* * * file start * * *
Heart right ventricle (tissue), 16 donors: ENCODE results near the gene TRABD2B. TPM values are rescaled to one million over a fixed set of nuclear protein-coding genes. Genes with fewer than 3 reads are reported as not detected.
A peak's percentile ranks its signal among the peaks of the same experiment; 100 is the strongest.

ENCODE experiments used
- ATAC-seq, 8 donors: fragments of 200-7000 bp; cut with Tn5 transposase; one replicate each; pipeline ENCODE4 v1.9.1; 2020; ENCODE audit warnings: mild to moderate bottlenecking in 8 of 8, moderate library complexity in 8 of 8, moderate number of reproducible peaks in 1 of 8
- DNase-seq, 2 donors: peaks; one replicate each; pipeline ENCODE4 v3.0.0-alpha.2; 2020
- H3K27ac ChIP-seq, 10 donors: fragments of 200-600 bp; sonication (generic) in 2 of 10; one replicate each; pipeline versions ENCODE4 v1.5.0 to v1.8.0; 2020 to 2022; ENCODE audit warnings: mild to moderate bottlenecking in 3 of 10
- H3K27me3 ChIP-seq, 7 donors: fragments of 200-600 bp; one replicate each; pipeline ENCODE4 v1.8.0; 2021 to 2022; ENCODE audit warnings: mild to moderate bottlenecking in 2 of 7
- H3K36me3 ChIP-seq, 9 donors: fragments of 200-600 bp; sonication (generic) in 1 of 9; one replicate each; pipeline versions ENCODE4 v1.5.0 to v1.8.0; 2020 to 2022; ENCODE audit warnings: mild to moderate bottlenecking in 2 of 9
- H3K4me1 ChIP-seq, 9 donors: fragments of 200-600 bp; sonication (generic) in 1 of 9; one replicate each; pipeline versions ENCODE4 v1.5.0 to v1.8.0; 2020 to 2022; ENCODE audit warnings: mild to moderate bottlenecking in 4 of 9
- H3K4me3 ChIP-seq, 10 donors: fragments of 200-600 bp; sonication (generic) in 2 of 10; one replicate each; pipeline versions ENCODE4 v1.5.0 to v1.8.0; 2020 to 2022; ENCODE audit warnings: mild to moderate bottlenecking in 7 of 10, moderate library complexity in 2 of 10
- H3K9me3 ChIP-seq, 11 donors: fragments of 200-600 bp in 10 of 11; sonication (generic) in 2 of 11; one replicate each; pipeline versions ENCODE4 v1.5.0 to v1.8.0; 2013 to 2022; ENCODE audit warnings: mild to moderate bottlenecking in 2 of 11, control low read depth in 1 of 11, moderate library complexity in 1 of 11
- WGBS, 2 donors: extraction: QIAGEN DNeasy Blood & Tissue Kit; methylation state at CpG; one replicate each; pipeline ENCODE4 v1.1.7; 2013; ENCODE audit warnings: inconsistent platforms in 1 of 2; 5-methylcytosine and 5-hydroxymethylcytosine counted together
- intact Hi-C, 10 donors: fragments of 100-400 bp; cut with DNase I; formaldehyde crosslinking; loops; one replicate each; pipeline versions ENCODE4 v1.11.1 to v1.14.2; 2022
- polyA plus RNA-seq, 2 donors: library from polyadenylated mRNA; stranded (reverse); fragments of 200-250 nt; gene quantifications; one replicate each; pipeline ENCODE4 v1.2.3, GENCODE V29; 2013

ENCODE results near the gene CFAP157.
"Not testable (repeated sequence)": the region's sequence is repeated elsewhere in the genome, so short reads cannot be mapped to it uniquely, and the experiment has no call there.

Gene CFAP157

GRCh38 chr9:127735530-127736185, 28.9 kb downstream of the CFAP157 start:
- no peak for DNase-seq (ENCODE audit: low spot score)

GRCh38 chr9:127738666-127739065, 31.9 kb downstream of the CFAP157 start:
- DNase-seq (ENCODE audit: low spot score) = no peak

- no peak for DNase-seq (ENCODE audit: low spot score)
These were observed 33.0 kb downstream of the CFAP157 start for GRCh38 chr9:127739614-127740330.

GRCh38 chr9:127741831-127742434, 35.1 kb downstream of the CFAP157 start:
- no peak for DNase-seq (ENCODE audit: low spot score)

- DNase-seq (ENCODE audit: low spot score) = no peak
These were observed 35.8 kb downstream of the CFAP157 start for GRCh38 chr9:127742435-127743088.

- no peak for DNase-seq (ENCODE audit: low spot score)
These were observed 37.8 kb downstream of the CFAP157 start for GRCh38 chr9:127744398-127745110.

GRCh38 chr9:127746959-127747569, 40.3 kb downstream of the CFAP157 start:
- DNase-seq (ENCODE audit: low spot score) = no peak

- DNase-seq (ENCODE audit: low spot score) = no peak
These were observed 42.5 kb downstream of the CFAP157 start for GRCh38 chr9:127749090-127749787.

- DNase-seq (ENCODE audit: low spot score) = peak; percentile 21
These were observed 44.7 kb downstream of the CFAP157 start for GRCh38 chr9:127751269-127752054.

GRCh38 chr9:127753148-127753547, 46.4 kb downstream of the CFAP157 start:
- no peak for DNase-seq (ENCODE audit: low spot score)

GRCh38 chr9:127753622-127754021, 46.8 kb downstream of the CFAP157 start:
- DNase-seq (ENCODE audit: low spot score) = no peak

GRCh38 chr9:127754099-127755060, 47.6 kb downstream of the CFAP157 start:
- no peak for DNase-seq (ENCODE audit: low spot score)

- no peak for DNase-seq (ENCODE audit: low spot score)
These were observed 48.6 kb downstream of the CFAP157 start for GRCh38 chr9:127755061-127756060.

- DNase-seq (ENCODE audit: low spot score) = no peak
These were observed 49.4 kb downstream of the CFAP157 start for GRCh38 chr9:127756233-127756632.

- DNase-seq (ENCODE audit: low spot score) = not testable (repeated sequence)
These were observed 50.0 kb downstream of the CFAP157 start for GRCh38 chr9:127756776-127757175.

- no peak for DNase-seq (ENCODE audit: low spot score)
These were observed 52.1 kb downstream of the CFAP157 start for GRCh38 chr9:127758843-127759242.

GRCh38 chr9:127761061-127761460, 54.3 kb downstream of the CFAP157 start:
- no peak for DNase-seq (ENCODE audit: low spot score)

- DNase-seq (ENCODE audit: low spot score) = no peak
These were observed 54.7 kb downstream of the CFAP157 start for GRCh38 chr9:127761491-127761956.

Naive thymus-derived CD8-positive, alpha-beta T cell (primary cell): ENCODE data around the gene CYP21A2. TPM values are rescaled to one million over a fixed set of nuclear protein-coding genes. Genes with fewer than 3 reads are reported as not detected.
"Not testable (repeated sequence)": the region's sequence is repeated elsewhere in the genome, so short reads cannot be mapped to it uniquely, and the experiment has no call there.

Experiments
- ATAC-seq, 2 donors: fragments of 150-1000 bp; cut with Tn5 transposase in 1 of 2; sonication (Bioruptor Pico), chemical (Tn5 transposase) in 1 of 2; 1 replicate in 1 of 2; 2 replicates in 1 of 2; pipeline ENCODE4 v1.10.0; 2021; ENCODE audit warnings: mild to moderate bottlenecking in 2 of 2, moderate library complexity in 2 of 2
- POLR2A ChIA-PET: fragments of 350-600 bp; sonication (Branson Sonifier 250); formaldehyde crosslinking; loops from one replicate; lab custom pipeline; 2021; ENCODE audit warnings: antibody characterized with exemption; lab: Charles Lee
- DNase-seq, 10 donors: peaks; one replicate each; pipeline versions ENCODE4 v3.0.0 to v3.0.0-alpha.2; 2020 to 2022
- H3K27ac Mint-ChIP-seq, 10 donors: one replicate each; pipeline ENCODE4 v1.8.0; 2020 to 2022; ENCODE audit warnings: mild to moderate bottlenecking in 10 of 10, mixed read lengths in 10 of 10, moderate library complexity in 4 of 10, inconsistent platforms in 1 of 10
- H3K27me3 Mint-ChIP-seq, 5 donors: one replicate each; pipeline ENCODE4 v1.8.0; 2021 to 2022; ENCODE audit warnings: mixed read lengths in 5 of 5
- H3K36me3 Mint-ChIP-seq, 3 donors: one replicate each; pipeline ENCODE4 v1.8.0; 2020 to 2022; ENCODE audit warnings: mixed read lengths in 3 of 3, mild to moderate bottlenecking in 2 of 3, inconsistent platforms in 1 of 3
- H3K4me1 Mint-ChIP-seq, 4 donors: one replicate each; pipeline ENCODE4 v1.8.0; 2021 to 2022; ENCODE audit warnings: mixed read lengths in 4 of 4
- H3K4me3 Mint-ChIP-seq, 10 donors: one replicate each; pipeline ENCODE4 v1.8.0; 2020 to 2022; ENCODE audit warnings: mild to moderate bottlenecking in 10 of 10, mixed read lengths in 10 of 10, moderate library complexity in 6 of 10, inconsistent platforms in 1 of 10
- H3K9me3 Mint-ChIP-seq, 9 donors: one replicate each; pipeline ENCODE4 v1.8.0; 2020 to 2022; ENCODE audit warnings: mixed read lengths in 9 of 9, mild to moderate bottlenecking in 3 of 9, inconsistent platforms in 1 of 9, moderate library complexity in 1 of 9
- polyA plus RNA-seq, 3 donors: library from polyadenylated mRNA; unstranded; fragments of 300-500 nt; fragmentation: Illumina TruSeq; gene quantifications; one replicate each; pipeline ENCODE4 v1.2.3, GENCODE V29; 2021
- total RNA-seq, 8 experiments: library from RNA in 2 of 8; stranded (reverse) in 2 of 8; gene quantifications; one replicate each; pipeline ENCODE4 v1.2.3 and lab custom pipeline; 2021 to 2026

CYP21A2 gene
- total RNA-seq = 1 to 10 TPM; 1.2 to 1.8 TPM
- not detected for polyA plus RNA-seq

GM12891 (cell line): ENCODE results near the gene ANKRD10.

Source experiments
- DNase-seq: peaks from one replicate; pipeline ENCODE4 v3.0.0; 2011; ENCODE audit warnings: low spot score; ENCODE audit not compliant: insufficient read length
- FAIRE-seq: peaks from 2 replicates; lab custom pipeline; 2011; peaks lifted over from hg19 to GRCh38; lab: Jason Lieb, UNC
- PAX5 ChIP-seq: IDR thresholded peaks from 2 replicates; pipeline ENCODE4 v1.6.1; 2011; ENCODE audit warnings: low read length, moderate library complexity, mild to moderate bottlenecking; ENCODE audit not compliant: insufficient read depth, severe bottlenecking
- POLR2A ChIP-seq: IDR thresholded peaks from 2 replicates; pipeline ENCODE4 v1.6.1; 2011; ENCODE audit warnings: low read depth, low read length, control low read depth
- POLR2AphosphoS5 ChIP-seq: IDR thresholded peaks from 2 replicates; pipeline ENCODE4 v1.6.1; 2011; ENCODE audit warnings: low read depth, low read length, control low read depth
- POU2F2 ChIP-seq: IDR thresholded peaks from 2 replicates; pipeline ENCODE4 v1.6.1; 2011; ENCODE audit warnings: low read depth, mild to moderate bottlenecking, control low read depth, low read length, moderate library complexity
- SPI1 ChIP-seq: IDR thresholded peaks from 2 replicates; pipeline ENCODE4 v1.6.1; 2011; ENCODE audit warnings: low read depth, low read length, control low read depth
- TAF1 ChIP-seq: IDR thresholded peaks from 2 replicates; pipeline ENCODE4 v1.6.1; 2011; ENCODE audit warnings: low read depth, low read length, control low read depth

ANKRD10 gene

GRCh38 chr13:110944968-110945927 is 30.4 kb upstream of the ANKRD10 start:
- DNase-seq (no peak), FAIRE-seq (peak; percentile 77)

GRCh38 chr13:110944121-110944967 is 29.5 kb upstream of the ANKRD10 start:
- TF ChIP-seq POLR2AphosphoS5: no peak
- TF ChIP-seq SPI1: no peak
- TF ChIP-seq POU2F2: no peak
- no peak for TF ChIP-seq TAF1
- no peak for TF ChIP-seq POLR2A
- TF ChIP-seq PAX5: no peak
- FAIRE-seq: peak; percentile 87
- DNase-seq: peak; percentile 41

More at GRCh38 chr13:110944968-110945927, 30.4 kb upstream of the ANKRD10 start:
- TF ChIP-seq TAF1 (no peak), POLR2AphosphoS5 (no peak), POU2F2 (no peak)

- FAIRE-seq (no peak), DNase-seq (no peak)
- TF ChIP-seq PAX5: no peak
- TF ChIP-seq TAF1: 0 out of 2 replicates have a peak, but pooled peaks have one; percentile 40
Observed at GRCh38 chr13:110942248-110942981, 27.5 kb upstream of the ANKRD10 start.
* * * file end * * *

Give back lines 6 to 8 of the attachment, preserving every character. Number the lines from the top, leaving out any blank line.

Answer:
- H3K27ac ChIP-seq, 10 donors: fragments of 200-600 bp; sonication (generic) in 2 of 10; one replicate each; pipeline versions ENCODE4 v1.5.0 to v1.8.0; 2020 to 2022; ENCODE audit warnings: mild to moderate bottlenecking in 3 of 10
- H3K27me3 ChIP-seq, 7 donors: fragments of 200-600 bp; one replicate each; pipeline ENCODE4 v1.8.0; 2021 to 2022; ENCODE audit warnings: mild to moderate bottlenecking in 2 of 7
- H3K36me3 ChIP-seq, 9 donors: fragments of 200-600 bp; sonication (generic) in 1 of 9; one replicate each; pipeline versions ENCODE4 v1.5.0 to v1.8.0; 2020 to 2022; ENCODE audit warnings: mild to moderate bottlenecking in 2 of 9